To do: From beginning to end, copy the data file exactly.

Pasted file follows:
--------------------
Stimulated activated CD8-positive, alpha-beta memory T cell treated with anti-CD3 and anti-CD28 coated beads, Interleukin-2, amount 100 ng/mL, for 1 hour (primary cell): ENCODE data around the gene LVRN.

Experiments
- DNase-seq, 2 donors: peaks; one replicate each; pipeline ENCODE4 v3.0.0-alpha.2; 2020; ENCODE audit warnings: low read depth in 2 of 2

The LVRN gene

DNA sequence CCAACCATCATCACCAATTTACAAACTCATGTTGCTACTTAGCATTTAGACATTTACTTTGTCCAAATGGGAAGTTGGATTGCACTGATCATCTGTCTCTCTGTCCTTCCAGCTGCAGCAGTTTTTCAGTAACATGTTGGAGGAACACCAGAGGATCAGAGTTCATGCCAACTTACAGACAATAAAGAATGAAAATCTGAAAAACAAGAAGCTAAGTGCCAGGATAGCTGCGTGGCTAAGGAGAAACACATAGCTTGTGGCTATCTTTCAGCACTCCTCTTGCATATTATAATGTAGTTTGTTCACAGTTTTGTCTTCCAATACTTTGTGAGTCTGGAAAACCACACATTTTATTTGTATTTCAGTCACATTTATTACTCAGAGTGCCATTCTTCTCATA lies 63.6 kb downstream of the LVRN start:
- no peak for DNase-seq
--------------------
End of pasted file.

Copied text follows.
Stimulated activated CD8-positive, alpha-beta memory T cell treated with anti-CD3 and anti-CD28 coated beads, Interleukin-2, amount 100 ng/mL, for 1 hour (primary cell): ENCODE data around the gene LVRN.

Experiments
- DNase-seq, 2 donors: peaks; one replicate each; pipeline ENCODE4 v3.0.0-alpha.2; 2020; ENCODE audit warnings: low read depth in 2 of 2

The LVRN gene

DNA sequence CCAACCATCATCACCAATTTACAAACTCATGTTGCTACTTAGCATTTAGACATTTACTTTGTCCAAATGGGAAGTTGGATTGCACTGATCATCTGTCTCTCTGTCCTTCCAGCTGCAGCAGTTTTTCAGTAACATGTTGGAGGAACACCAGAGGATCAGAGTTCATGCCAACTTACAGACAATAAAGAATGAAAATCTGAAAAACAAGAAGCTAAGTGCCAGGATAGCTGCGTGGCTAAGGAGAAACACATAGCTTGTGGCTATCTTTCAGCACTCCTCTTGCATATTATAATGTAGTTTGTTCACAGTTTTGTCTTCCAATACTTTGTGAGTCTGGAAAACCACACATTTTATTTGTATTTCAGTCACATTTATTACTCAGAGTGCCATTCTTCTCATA lies 63.6 kb downstream of the LVRN start:
- no peak for DNase-seq